City Trails: Barcelona – Secrets, Stories and Other Cool Stuff

Available in bookshops nationwide.

cv_barcelona_city_Trails.jpgGet ready for a walking tour like no other – all from the comfort of your sofa!  Google is a great way to travel virtually around a city but nothing beats local knowledge. This seriously streetwise guide is packed with themed trails, from food and festivals to music, art and sport, that reveal amazing facts and intriguing tales you won’t find on the tourist routes.

In City Trails: Barcelona, join Lonely Planet explorers Marco and Amelia as they hunt for more secrets, stories and surprises in another of the world’s great cities. You’ll discover human pyramids, dancing eggs, a witch school, and lots more!

This a book designed to inspire young intrepid travelers to explore exotic locations – in this case the ancient and modern city of Barcelona. It’s the kind of book you can browse or deep dive. With quirky, fun illustrations, an imaginary narrator takes the reader on a series of trails through the city.

Themed trails include ‘Legends From Long Ago’ (featuring locations of just a few of the city’s many festivals for saints and historic figures), ‘Animal Land’ (the various zoos and museums of the Barcelona); ‘Delicioso!’ (a quick and slightly unsatisfying survey of street food and tapas); ‘Gaudi Town’ (a compulsory introduction of the famous architect’s iconic buildings including La Sagrada Familia); ‘Musical Marvels’ (music festivals) and my favourite ‘Spooky Stuff’ (which includes the Museu de Carrosses Fúnebres – a museum devoted to local funerary customs, featuring a display of ornate horse-drawn hearses and The Alchemist’s House, and the Executioner’s House).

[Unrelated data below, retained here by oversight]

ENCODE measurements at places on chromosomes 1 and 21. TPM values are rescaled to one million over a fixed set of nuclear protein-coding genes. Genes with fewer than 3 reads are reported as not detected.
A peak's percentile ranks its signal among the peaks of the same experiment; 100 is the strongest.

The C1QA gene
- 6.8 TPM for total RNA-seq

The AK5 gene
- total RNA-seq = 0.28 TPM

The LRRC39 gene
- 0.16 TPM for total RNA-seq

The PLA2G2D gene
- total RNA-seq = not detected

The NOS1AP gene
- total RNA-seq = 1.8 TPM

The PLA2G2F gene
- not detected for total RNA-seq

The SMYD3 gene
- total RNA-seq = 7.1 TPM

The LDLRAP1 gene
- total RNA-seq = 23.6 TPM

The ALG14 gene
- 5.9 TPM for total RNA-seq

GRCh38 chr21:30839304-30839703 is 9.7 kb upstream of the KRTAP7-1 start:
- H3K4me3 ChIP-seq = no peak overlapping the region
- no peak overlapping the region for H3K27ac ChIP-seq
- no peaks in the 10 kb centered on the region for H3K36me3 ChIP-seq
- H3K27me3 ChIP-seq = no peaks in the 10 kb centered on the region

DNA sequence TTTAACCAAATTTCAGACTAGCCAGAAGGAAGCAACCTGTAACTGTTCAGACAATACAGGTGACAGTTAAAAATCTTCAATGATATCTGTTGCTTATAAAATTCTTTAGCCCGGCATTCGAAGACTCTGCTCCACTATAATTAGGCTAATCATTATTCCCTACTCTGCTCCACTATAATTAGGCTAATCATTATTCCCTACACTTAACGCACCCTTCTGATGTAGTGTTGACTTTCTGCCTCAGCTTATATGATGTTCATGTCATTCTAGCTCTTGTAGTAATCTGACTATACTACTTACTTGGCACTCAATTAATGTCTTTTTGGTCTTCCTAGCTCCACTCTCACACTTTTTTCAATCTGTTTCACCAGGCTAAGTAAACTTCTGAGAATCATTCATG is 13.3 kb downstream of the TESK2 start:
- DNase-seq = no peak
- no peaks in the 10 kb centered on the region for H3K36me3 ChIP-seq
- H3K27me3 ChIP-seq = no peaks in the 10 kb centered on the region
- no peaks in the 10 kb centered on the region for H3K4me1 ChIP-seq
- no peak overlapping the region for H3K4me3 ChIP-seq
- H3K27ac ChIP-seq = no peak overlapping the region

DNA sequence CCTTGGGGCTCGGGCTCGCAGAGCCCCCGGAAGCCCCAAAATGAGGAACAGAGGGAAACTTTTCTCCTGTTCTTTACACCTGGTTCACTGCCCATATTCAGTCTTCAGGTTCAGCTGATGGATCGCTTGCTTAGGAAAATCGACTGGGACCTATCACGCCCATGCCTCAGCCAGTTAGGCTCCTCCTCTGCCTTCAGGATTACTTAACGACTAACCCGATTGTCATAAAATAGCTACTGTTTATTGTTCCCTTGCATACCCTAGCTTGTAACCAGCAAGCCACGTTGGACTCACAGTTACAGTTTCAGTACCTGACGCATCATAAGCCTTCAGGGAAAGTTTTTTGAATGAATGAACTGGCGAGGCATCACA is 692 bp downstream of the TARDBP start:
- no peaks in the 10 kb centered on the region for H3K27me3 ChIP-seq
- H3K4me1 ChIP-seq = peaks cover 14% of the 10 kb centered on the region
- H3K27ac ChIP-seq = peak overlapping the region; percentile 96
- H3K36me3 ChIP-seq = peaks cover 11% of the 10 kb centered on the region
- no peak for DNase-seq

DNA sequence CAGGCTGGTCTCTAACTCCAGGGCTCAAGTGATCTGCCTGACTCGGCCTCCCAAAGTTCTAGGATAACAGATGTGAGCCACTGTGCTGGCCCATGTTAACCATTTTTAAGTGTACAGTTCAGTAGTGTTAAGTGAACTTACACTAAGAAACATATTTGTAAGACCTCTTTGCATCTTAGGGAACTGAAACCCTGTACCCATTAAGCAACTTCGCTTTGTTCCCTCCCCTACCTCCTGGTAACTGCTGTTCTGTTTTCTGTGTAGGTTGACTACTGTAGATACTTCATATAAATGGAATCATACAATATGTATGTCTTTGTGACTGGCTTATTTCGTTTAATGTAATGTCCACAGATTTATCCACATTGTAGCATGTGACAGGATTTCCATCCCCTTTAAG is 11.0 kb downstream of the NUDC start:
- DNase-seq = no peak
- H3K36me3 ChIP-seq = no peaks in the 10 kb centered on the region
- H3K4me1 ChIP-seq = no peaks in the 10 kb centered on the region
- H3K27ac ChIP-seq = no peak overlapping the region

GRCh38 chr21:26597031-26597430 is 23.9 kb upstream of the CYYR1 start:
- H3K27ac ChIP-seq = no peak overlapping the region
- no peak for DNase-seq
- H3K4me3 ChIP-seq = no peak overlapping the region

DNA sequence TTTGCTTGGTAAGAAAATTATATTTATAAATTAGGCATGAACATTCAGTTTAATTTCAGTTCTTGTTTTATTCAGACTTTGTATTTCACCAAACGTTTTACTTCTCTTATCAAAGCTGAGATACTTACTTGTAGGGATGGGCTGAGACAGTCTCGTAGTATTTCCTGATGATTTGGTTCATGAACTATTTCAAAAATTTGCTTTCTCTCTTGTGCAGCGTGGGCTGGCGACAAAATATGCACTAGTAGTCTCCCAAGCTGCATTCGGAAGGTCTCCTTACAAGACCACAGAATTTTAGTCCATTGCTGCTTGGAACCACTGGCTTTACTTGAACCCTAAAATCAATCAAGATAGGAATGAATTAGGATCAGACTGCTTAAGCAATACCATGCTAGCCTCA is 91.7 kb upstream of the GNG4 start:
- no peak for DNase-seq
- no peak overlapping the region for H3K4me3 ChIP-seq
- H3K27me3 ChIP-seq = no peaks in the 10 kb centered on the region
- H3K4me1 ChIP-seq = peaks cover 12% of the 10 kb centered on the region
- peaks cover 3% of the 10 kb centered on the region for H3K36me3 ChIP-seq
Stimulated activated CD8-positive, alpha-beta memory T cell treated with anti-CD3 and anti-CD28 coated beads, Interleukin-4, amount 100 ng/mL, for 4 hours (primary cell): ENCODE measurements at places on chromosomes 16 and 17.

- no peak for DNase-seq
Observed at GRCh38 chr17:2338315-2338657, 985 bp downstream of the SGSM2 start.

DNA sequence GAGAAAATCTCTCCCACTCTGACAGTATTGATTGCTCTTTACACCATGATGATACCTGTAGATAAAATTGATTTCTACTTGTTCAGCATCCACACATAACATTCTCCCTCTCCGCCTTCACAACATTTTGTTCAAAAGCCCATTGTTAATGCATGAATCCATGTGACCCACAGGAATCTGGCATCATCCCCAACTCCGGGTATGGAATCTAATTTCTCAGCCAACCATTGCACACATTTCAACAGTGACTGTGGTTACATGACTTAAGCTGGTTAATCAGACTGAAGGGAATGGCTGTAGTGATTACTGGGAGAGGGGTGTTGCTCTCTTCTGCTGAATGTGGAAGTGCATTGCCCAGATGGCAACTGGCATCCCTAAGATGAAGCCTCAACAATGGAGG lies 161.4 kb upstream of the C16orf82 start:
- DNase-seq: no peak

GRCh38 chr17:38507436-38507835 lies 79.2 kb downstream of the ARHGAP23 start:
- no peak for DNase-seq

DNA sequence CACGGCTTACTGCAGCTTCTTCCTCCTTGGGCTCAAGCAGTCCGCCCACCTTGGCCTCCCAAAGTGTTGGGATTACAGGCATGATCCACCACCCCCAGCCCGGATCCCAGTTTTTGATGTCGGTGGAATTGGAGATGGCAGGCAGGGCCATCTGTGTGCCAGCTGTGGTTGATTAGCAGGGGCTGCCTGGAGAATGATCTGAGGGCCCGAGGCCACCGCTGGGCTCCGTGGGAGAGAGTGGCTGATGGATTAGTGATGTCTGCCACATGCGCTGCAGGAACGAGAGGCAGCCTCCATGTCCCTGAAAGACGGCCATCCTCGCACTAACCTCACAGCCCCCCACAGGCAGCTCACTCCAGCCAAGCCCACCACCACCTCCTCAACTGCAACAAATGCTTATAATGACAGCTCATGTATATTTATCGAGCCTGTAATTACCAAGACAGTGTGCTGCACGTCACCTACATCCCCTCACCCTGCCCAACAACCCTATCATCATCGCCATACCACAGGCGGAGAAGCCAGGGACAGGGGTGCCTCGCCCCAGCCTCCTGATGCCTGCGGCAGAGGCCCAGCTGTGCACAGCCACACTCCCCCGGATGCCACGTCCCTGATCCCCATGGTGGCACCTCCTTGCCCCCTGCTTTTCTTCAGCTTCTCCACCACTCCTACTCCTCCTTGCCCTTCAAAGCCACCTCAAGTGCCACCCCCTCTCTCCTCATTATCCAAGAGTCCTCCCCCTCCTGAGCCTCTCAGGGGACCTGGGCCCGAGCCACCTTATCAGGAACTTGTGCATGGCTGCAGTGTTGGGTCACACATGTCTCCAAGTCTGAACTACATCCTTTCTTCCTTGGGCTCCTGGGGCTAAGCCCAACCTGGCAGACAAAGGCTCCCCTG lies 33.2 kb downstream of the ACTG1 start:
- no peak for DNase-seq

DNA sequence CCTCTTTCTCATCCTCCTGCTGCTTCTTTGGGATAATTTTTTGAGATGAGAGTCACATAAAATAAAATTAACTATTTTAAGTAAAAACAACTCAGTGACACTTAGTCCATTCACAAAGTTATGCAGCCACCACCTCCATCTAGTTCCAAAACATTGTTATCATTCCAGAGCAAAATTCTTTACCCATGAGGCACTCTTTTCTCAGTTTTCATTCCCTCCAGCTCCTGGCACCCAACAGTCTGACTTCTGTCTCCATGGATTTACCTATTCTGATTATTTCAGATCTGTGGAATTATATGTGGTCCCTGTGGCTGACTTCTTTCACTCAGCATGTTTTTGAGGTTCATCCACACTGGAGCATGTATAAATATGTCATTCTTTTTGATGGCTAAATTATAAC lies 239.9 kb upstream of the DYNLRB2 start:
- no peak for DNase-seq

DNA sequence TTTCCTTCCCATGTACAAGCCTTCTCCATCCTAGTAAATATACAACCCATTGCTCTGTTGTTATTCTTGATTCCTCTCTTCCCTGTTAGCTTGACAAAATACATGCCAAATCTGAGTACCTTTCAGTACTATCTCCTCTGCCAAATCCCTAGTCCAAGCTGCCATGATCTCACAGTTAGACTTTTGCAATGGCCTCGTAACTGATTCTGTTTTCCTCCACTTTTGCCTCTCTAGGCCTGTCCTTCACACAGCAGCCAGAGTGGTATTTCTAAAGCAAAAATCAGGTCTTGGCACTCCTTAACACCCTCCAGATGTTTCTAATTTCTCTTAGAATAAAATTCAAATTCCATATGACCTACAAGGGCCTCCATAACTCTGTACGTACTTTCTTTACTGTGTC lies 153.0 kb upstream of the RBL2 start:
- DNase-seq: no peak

With bright colours and a scrapbook design, there’s plenty to see. Every page is overloaded with visual information and plenty of snappy facts and ‘teaser’ lines to whet the knowledge of appetite kids and adults alike.

Also available in the series are: City Trails – London, Paris, New York City, Rome, Tokyo, Sydney, Washington DC and Singapore.

Reviewed by Tim Gruar

City Trails: Barcelona – Secrets, Stories and Other Cool Stuff
Published by Lonely Planet Kids
ISBN 9781787014848

Book Review: World’s Strangest Predators – Lonely Planet Kids

Available at bookshops nationwide.

cv_worlds_strangest_predators.jpgThis new book by the team at Lonely Planet Kids is a Top 40 of the world’s strangest predators, ranked in order and scored on a scale of strangeness, danger, cunning, and ferocity.

From Arctic foxes to Venus flytraps, this collection includes plants, insects, and larger creatures, all weird and wonderful in their own way. Full colour photographs, fact boxes, a decent glossary, and clear text make this an easy and informative reference book for primary school-aged children. The maps on each page showing the homes of all of these weird and, in some cases, frankly terrifying creatures are a handy inclusion – and a great reassurance that New Zealand is blessedly free of most of these beasts. (There are a couple of critters that you can find in Aotearoa; see if you can spot them.)

This backpack-sized paperback will be a fun boredom buster on any long car trips over the school holidays. But be prepared to have to listen to all sorts of facts that you may not want to know about. I bet you don’t know how long an anaconda can hold its breath underwater for… This is a handy resource for animal-loving readers.

Reviewed by Tiffany Matsis

Lonely Planet Kids: World’s Strangest Predators
Lonely Planet
ISBN 9781787013032

Book Review: Lonely Planet Kids: World’s Strangest Creepy Crawlies

cv_worlds_strangest_creepyCrawliesAvailable in bookshops nationwide.

Most definitely not for squeamish grown-ups, this book will delight bug-obsessed kids with its catalogue of weird and wonderful insects. Have you ever heard of a bird-dung crab spider?